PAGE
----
9. A modulator according to claim 8 wherein said electronic switches comprise complementary transistors having their control inputs connected together and to the output of said switching means and wherein said switching means provides a rectangular output oscillating between opposite polarities.
10. A modulator according to claim 9 wherein said switching means comprises a pulse width modulator.
11. A modulator according to claim 10 wherein a square law multiplier is interposed betWeen said modulating signal input and said pulse width modulator.
12. A modulator according to claim 8 wherein said frequency determining feedback network includes a plurality of said continuously variable resistive elements and wherein said switching means includes means for selecting one of said continuously variable resistive elements for alternatively being connected and disconnected in said network.
13. A modulator according to claim 12 wherein said selecting means comprises: a. a steering circuit interposed between said pulse width modulator and said electronic switches for applying the output of said pulse width modulator to one of said continuously variable resistive elements; b. an analog to digital converter having its input connected to receive the modulating signal for providing discrete digital output states corresponding to selected ranges of said modulating signal and its output connected to control said steering circuit for controlling the selection of said resistive elements; and c. a subtraction circuit connected for control by the output of said analog to digital converter, and having its input connected to said modulating signal and its output connected to the input of said pulse width modulator for subtracting from said modulating signal an amplitude equal to the lower boundary of whichever of said selected ranges the modulating signal is instantaneously within.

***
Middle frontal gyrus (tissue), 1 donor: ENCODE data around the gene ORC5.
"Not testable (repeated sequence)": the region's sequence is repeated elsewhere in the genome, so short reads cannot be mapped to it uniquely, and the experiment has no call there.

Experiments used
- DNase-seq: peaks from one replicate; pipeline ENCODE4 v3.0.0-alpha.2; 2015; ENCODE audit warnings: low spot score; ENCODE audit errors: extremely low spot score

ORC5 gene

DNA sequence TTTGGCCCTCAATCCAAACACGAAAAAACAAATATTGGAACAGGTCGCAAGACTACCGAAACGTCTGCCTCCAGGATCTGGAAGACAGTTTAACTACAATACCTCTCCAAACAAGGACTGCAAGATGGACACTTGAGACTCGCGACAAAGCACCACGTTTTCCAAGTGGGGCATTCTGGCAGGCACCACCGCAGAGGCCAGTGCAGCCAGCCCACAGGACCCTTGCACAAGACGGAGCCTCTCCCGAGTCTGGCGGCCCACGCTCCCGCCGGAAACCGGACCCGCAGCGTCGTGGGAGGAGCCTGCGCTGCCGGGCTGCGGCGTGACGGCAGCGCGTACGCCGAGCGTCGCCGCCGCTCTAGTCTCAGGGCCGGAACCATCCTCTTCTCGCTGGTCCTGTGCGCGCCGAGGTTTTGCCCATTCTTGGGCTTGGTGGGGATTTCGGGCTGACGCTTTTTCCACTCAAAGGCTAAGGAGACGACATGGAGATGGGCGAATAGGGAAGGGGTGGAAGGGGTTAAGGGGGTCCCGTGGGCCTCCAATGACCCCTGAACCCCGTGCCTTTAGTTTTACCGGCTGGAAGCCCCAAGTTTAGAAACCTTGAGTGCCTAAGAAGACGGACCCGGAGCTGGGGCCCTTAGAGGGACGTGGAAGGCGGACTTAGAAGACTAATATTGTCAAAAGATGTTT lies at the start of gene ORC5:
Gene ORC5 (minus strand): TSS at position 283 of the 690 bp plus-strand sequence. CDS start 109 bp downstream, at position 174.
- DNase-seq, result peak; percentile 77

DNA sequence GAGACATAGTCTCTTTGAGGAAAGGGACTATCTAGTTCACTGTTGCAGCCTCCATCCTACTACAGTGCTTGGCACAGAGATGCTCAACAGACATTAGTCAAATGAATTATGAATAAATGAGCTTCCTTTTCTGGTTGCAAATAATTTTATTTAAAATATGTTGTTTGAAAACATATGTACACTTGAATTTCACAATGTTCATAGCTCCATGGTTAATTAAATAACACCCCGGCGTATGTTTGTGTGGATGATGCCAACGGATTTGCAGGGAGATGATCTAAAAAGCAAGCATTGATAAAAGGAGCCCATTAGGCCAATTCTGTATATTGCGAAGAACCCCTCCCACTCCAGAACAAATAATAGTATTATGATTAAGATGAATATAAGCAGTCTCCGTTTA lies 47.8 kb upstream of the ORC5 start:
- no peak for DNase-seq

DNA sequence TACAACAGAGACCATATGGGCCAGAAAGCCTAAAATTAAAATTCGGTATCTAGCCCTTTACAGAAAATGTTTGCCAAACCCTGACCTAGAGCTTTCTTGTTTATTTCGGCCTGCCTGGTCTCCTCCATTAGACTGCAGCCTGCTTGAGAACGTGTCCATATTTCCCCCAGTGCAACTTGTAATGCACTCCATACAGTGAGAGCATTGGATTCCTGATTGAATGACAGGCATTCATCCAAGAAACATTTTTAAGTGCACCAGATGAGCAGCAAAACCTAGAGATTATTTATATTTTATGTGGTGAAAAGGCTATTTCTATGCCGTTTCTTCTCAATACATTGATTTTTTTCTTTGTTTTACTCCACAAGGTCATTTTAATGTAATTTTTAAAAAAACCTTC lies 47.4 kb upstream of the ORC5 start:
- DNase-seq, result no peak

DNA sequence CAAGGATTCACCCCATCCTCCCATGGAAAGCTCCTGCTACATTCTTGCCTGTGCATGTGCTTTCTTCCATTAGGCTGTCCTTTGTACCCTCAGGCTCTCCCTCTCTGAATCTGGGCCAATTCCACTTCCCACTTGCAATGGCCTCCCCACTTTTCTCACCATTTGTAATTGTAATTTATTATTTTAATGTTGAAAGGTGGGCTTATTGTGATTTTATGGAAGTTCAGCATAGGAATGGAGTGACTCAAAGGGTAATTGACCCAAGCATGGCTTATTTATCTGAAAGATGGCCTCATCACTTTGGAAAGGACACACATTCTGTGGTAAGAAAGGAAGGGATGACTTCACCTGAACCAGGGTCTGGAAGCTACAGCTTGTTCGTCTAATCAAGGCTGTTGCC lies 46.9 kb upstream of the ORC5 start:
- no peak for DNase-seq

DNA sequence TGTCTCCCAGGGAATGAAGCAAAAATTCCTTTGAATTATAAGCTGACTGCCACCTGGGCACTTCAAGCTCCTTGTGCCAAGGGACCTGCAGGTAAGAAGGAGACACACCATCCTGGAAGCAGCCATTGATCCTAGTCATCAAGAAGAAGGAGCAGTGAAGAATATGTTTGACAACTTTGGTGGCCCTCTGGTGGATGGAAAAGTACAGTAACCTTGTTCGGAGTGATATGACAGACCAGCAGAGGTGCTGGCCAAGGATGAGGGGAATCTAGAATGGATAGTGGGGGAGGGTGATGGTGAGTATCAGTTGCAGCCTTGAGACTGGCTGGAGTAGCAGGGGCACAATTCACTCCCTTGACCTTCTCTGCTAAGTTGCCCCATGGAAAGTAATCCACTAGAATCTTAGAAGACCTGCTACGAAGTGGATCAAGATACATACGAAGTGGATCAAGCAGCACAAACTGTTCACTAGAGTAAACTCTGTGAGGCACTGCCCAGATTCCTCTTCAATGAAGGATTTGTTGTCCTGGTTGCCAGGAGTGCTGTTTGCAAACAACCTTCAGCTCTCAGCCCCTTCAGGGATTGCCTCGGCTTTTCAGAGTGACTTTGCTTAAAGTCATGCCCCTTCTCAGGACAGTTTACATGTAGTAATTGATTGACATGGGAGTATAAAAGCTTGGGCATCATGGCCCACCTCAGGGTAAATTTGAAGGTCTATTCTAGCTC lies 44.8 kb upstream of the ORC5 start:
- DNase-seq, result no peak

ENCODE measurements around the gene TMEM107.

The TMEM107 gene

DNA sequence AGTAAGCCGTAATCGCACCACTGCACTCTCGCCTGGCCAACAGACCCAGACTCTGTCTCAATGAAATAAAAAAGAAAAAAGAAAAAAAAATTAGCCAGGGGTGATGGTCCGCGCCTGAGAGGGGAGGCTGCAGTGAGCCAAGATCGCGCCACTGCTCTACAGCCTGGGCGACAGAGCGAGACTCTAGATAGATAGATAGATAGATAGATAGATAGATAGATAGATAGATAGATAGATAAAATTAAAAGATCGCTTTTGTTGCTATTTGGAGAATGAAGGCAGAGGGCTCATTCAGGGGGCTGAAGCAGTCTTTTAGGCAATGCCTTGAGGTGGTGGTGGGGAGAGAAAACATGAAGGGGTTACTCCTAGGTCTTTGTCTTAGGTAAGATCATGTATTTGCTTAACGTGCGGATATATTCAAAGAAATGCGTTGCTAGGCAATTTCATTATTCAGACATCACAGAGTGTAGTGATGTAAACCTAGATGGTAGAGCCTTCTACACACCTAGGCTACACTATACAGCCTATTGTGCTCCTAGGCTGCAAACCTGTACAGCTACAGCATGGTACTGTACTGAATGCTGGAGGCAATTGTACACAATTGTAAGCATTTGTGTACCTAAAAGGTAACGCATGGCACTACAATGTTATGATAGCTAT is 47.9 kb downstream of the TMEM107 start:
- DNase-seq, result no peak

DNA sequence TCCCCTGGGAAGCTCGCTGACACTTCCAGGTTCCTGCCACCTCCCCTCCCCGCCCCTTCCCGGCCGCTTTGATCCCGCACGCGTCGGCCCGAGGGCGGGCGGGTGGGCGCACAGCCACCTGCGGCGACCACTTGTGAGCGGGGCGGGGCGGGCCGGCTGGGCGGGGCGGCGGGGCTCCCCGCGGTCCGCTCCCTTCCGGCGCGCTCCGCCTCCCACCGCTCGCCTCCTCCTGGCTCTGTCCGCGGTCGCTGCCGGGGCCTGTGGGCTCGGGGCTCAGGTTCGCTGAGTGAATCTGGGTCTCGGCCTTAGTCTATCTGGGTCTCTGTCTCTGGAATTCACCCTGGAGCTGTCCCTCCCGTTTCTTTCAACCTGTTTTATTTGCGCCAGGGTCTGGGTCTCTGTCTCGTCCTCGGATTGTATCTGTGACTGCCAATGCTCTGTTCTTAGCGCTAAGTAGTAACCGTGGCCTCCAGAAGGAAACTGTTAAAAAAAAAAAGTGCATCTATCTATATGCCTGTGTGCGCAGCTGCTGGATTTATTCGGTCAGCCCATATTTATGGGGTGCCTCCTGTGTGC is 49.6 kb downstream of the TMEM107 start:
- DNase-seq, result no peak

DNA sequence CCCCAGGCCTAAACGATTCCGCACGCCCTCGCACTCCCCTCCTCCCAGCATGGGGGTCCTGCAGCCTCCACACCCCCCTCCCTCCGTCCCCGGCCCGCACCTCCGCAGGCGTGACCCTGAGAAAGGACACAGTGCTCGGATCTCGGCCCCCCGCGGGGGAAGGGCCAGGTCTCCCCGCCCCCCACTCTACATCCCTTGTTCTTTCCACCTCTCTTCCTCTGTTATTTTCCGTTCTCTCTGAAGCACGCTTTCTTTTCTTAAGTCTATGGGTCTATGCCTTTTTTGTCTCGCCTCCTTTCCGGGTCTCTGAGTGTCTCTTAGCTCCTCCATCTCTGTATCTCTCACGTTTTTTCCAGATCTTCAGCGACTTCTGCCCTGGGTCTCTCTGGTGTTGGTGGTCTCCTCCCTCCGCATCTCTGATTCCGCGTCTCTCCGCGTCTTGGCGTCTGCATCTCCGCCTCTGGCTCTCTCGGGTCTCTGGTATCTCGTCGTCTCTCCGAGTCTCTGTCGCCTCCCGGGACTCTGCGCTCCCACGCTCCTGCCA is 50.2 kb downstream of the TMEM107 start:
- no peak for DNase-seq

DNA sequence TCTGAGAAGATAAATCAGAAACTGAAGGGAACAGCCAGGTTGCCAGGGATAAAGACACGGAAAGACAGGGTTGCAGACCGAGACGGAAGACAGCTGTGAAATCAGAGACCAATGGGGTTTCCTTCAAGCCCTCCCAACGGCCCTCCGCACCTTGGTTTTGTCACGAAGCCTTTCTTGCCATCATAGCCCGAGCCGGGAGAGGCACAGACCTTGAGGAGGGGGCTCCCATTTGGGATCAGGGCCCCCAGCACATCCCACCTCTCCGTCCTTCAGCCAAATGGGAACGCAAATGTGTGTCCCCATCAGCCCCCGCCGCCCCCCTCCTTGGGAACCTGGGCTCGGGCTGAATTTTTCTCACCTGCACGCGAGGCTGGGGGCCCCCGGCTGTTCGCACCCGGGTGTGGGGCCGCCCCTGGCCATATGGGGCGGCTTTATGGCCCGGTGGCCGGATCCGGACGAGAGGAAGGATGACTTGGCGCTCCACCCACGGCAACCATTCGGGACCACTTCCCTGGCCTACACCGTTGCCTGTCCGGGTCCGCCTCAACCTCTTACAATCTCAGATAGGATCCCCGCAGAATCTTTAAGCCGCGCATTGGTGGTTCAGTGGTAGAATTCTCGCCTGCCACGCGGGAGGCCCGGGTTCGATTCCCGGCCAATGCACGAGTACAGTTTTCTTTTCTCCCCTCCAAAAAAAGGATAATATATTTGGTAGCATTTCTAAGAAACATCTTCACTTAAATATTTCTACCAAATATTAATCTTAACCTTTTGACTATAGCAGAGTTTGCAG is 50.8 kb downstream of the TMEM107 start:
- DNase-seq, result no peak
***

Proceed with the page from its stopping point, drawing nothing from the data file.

US3783411D 1972-10-30 1972-10-30 Continuously variable oscillator and frequency modulator Expired - Lifetime US3783411A (en)

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Cited By (3)

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US3914694A (en) * 1973-09-12 1975-10-21 Sun Oil Co Pennsylvania Frequency modulation circuit
US20150109166A1 (en) * 2013-10-18 2015-04-23 Hella Kgaa Hueck & Co. Radar Unit and Method for Operating a Radar Unit
GB2545520A (en) * 2015-12-18 2017-06-21 Cirrus Logic Int Semiconductor Ltd Systems and methods of configuring a filter having at least two frequency response configurations

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DE2436966C3 (en) * 1974-07-31 1982-04-15 Thielscher-Electronic Gerhard Thielscher, 4100 Duisburg, De
US4338531A (en) * 1980-09-15 1982-07-06 Corporate Equipment Company Slide wire device simulator circuit and method
US4510585A (en) * 1980-10-22 1985-04-09 Geosource Inc. Electronic filter
US4896351A (en) * 1985-06-27 1990-01-23 Siemens Ag Apparatus for separating dc current and ac current components of a composite signal
US4809338A (en) * 1985-07-05 1989-02-28 Harman International Industries, Incorporated Automotive sound system
US4759065A (en) * 1986-09-22 1988-07-19 Harman International Industries, Incorporated Automotive sound system
WO1999053627A1 (en) 1998-04-10 1999-10-21 Chrimar Systems, Inc. Doing Business As Cms Technologies System for communicating with electronic equipment on a network

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US3701059A (en) * 1971-04-16 1972-10-24 Us Navy Remote controlled, adjustable bandwidth low pass filter

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US3701059A (en) * 1971-04-16 1972-10-24 Us Navy Remote controlled, adjustable bandwidth low pass filter

Cited By (4)

* Cited by examiner, † Cited by third party
Publication number Priority date Publication date Assignee Title
US3914694A (en) * 1973-09-12 1975-10-21 Sun Oil Co Pennsylvania Frequency modulation circuit
US20150109166A1 (en) * 2013-10-18 2015-04-23 Hella Kgaa Hueck & Co. Radar Unit and Method for Operating a Radar Unit
GB2545520A (en) * 2015-12-18 2017-06-21 Cirrus Logic Int Semiconductor Ltd Systems and methods of configuring a filter having at least two frequency response configurations
US9743182B2 (en) 2015-12-18 2017-08-22 Cirrus Logic, Inc. Systems and methods of configuring a filter having at least two frequency response configurations